“O sir, the essence of Great Perfection practice is this:
All phenomena of samsara and enlightenment are only your own mind’s magical display. Primordially, your mind’s nature lacks substantiality;
It is unconditioned empty luminosity, the essential nature of awareness. It dwells primordially and eternally as dharmakaya’s essence. Yet not recognizing your own nature, transitory dualistic clinging creates delusion,
deceptive attachment to perceptions of happiness and suffering in samsara and enlightenment. In fact, your mind’s nature transcends the bounds of good and evil, hope and fear. In this space of great emptiness, free from transition and change, self-manifest awareness is present knowing. This relaxed settling in the uncontrived natural state is the view, and is also the key to meditation. When meditating, as soon as thoughts arise from awareness’s dynamic energy, use mindfulness to identify them: Self-arising, self-liberating, like waves on water. Recognize them as such and let them go without prolongation. “Meditation” is just the meager term we use to designate this. Continuously maintain boundless conduct free of action. Discard the six collections of consciousness; leave them as they are, without fixation. Do not hope for a result at a later time. It is in the present itself: reaching the unassailable state, attainment of self-mastery.
I, Jigdral Yeshe Dorje, wrote this, corresponding to the request of Ngawang Zopa. May this virtue become the cause for simultaneous realization and liberation!”
— Wisdom Nectar: Dudjom Rinpoche’s Heart Advice by Dudjom Rinpoche
Pray to your Lama and, while praying,
blend your mind inseparably with your Lama’s wisdom mind. Having merged inseparably, settle in the state of naturalness, the nature of mind.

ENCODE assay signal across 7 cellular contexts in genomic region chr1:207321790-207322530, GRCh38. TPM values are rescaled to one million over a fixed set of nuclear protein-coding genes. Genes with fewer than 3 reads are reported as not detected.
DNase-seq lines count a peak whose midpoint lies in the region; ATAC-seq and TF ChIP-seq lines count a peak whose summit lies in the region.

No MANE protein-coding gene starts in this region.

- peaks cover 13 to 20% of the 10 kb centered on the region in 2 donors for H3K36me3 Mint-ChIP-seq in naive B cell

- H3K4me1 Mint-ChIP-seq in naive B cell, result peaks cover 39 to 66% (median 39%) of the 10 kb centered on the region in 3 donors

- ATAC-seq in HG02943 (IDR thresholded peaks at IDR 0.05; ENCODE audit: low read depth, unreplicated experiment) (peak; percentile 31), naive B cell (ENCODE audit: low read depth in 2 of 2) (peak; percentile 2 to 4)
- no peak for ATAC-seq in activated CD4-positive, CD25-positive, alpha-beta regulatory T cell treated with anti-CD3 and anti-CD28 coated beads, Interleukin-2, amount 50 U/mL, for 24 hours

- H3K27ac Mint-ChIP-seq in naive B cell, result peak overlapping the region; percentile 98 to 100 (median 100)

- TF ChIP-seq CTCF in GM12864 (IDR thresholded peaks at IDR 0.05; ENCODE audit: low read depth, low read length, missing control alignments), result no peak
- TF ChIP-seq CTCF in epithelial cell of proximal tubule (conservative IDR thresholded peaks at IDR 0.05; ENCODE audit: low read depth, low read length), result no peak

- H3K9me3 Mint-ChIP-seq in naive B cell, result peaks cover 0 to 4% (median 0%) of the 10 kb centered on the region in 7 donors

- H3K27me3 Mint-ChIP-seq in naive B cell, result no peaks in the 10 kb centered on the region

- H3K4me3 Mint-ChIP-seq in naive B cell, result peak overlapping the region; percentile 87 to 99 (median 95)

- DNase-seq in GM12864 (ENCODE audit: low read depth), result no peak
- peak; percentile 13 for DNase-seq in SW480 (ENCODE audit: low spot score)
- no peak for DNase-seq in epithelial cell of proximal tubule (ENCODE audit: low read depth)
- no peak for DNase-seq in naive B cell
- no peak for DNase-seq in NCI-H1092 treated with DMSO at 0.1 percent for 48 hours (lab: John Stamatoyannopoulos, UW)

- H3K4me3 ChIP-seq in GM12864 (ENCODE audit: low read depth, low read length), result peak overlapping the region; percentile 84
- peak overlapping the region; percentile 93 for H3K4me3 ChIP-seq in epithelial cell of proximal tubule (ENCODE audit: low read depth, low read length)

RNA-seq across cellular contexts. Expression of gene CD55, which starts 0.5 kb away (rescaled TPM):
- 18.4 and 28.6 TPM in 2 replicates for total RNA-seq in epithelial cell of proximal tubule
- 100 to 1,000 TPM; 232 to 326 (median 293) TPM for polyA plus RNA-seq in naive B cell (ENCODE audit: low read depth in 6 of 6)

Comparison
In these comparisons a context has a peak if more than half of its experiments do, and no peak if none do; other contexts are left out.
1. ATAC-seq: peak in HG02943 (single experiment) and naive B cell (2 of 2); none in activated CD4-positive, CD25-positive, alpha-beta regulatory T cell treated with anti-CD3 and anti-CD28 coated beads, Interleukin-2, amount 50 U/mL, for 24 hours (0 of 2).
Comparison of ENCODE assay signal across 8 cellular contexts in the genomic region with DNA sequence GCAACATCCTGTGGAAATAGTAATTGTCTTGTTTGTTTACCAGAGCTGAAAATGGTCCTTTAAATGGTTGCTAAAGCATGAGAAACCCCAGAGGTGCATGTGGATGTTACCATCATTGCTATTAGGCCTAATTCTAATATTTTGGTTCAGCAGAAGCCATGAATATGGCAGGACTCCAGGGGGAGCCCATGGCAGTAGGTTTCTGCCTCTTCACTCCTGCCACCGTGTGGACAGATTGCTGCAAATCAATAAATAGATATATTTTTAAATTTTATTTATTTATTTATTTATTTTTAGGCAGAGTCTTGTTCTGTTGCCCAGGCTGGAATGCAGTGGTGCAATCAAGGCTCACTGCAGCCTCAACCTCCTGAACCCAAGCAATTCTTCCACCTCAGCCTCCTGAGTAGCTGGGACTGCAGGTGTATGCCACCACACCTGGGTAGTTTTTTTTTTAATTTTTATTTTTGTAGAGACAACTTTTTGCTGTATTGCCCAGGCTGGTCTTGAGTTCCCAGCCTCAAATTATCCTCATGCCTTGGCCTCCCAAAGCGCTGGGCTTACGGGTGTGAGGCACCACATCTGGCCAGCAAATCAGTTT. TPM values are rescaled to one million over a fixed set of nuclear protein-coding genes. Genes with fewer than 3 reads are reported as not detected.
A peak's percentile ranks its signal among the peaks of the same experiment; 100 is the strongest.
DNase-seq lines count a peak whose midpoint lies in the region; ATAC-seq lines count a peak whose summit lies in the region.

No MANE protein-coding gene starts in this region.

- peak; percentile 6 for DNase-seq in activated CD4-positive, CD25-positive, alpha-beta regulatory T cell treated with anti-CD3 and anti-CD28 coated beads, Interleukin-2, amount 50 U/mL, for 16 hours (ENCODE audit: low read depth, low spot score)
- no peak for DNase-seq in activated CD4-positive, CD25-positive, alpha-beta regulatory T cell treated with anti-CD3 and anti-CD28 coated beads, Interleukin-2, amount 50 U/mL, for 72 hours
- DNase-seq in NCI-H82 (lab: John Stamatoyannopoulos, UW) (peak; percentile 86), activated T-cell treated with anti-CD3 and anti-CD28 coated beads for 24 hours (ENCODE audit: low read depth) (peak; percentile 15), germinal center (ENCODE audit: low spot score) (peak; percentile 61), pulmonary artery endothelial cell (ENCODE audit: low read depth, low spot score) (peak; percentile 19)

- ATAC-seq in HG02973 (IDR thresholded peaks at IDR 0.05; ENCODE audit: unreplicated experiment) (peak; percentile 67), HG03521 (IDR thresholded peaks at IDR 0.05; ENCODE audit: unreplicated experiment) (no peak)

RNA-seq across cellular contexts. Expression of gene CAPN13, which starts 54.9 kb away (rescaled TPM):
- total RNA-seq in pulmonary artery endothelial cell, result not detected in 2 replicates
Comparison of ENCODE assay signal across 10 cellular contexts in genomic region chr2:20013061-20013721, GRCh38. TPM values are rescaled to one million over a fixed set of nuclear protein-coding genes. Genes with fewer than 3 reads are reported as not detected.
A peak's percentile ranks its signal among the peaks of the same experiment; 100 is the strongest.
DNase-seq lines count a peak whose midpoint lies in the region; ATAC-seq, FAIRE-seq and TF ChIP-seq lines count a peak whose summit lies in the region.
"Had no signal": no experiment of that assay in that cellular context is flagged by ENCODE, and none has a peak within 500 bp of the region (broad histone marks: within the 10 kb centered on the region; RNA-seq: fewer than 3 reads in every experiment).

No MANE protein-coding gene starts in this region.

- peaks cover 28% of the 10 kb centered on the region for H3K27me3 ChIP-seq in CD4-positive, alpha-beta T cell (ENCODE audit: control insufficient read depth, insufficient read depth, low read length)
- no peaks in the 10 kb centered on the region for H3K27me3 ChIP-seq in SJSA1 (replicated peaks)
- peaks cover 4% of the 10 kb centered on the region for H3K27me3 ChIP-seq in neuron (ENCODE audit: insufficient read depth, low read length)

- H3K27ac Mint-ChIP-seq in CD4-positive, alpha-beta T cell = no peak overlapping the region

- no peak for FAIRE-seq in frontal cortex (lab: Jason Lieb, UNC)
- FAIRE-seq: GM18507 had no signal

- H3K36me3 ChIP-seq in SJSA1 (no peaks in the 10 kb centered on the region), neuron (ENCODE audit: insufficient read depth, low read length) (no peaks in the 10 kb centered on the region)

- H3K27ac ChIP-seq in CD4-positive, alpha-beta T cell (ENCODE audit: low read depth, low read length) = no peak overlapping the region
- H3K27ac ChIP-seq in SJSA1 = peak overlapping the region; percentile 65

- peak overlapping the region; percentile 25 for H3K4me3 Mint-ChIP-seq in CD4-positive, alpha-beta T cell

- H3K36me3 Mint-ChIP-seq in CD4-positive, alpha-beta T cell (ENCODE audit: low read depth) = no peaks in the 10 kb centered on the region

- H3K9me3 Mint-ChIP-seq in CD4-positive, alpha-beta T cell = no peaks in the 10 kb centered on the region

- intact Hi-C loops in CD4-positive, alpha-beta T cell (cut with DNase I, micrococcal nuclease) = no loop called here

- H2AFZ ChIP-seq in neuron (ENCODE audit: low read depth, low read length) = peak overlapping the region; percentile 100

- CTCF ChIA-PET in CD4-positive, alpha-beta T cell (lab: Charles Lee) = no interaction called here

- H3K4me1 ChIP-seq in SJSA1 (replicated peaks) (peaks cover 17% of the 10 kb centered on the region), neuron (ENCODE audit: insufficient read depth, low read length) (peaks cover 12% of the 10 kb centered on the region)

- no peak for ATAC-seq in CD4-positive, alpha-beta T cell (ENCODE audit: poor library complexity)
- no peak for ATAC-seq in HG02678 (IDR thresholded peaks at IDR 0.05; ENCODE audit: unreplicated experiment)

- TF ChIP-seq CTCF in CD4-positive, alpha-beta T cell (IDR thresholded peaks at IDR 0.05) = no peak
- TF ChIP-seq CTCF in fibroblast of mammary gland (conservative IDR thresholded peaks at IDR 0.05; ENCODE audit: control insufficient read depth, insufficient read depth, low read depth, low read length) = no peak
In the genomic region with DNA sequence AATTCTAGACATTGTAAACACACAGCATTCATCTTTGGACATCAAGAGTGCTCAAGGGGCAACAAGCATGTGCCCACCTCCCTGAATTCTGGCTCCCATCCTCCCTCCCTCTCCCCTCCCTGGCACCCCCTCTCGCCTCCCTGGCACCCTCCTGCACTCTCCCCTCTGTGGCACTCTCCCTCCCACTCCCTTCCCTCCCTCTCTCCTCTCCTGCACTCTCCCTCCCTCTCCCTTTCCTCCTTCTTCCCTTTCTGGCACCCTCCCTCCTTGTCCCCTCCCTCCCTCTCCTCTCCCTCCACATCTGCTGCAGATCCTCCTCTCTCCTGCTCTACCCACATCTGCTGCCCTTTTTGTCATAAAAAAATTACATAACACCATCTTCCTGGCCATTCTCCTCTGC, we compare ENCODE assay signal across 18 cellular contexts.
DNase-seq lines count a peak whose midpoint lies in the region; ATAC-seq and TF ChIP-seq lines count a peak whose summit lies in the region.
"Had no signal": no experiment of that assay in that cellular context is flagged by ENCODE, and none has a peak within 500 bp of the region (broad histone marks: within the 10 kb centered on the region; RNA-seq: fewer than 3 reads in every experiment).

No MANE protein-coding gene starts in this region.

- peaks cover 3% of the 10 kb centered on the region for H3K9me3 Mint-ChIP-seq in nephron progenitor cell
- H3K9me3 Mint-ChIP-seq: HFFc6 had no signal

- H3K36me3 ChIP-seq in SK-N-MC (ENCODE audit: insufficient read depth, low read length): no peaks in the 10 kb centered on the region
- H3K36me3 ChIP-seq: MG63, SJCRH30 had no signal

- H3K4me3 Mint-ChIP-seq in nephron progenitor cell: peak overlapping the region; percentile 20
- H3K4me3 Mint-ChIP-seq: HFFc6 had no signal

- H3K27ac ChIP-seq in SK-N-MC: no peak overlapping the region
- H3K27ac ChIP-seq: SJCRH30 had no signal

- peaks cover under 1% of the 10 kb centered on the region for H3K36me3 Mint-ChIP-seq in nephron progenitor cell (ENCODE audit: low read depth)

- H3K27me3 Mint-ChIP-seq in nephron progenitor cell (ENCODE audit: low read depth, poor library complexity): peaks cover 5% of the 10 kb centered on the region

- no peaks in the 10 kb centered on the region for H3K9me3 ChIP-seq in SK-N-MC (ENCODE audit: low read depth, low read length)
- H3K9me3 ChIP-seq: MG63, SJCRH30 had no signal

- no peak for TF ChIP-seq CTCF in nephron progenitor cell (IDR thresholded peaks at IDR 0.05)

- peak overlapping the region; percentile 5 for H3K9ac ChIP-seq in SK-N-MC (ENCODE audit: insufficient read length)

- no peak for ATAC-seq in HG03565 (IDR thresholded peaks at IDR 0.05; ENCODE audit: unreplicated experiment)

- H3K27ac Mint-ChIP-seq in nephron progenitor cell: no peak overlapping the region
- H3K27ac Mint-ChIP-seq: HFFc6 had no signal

To be settled in the state of naturalness, this fresh knowing Uncontrived and unaltered, is luminous naked awareness. When thoughts arise within that nature, Recognize them on arising, and relax within that recognition. Their arising and liberation occur simultaneously, like a drawing on the water’s surface.
When thoughts do not arise, that is non-meditation free from thoughts. Emptiness, beyond meditator and object of meditation, Is called ultimate wisdom present from the beginning. Give up hope and fear; hold to the natural state of awareness.
Thoughts are delusion; stop following after them. Hope and fear are obstacles; don’t go to greet them. If you can rest within the nature that is beyond intellect and activity, You will definitely discover the dharmakaya in your own heart.
Do not meditate to arrive at a conclusion: “That’s it!” If you meditate in that way, it becomes intellectual activity. Here, there is no object of meditation whatsoever nor even an instant of distraction. Distraction from resting in awareness is true delusion. Don’t be distracted!
Whatever thoughts arise, let them arise. Do not follow after them and do not suppress them. If you ask “In that case, what should I do?” whatever objective phenomena arise, whatever appears, do not grasp phenomena’s appearing aspect as you rest in a fresh state, like a small child looking inside a temple. When all phenomena are left as they are, their appearance is not modified, their color does not change, and their brilliance does not diminish. If you do not spoil phenomena with clinging and grasping thoughts, appearances and awareness will nakedly manifest as empty and luminous wisdom.
However, many teachings considered to be very deep or extremely vast have left individuals of lesser intelligence mystified. If I put my finger on the concise essential meaning, it is this: In the gap between the last thought’s cessation and the next’s arising, isn’t there a fresh, present knowing (da lta’i shes pa) that has not been modified even in the slightest — luminous, naked awareness? That itself is awareness’s abiding state!
But one does not permanently abide within the nature of reality (de khona). Doesn’t a thought suddenly arise? That is the natural display of awareness. However, if you do not recognize thoughts as soon as they arise, they will naturally spread. This is called “the chain of delusion,” the root of samsara. Simple recognition of thoughts as they arise breaks their flow. Release thoughts within that recognition. When you remain in that state, arising thoughts will all be liberated equally within awareness, the expanse of dharmakaya. This is the main practice in which the view and meditation of Cutting through Solidity (khregs chod) are cultivated as one.